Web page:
By Ryan Suppe

My dad loves Morrissey. He’s been to at least five Morrissey concerts, he bought everyone a copy of Morrissey’s autobiography for Christmas last year, he has a framed picture of the British rock star on his bedroom wall, he posts “Meat is Murder” videos on Facebook and he has more than one Smiths T-shirt, just to name a few examples. So when my dad announced to the family that he would be going vegan, we figured it was another Morrissey phase, and we didn’t pay much mind.

It wasn’t until three months and 22 lbs. later that we realized his true commitment to veganism. My dad’s cholesterol and blood pressure were cut in half. He is noticeably healthier in the face and gut. He has more energy, and he feels better. He accomplished all of this by simply cutting meat and dairy out of his diet.

Recently, I also decided to go vegan. Anybody who knows me well would assume I’m joking because I used to eat, on average, 60 cheeseburgers per day, but it’s not a joke. Thanks to my dad and some other credible sources such as “cow”spiracy documentaries on Netflix and angry vegan blogs on the Internet, I’ve come to the conclusion that a plant-based diet is far healthier than an animal-based one, and veganism just makes sense.

I didn’t go vegan because I wanted to be more hipster or because I suddenly became an animal rights activist. My philosophy has always been that if animals eat each other, why shouldn’t we eat animals? I went vegan because it’s healthier. It makes as much sense to me as wearing a seatbelt or putting on deodorant. If you can avoid flying through the windshield or smelling bad, wouldn’t you?

Going vegan is a huge lifestyle change, and something so drastic shouldn’t be done without proper research and education. What I’ve found in my research is that the majority of people transition to veganism for two main reasons.

The first reason for being vegan is out of respect for animals. In the words of Morrissey, “Meat is Murder.” There is no denying that eating meat is literally killing an innocent living being for your own benefit, but there are ways to justify that. For one, animals eat other animals. However, there is no way to justify the way that farm animals are treated in the Western world. It’s a fact that these animals are grossly mistreated, and if you need proof, look up videos on YouTube.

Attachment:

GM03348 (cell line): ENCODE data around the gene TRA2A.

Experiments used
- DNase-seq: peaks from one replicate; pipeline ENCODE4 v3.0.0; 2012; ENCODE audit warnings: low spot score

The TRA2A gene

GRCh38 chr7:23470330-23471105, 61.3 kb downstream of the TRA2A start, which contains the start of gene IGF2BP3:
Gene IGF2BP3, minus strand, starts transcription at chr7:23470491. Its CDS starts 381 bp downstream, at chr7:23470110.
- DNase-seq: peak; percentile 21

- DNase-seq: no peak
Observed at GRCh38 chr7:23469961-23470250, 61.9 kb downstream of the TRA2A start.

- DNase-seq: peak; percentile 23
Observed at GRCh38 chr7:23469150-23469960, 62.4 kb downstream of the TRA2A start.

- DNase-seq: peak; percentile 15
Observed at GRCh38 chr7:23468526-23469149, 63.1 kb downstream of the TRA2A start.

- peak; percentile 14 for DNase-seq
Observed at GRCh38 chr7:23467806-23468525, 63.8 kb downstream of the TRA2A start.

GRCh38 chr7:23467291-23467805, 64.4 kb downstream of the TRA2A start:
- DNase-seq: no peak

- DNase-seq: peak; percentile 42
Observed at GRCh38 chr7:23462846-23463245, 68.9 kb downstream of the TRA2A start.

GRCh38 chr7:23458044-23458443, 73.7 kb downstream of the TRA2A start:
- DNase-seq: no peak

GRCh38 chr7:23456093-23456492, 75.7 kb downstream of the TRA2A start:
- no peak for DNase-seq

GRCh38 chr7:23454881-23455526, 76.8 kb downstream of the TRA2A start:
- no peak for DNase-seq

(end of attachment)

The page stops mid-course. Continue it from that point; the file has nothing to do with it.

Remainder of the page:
The second main reason for veganism is healthy living. Meat is murder and meat is murdering you. That is also a fact. Eating products from animals is really bad for you, and it’s been proven by science! In 2005, T. Collin Campbell, a professor of nutritional biochemistry at Cornell University, published a book called “The China Study”, which explains why he recommends a strictly plant-based diet. During the late ‘70s and early ‘80s, Dr. Campbell conducted a large-scale survey of meat-eating people living in different areas of China, and his research concluded that eating meat and dairy leads to chronic illnesses like coronary heart disease, diabetes, breast cancer, prostate cancer and bowel cancer. These diseases are known as “Western” diseases because they are a result of the Western diet – basically the food pyramid that you learned in elementary school. 

If I told you that Snapchat causes cancer, and you could add years on to your life if you stopped posting on your story today, would you stop using Snapchat? You probably wouldn’t because you love Snapchat way too much, and nobody needs a lifestyle change like that during finals. Dr. Campbell concluded in The China Study that eating animal products is too entrenched in Western society for a study like his to have much impact. People like eating meat too much, and nobody of authority is telling them not to.

There are many reasons for going vegan other than the two I’ve discussed. One consideration is the environment. Cattle grazing has destroyed most of the Amazon rainforest, and cow farts are the leading cause of global warming. I can’t make this stuff up. 

I’m thankful to Morrissey for convincing my dad to go vegan, and I’m thankful to my dad for convincing me. I feel better every day. If you are thinking about going vegan I encourage you to do research, and don’t give up. It’s so much easier to drive to Wendy’s and grab a quick double-stack than it is to make yourself green stuff at home, but you’ll thank yourself for it. If I can go vegan, anybody can.

Ryan Suppe studies philosophy. He can be reached at and on Twitter @salsuppe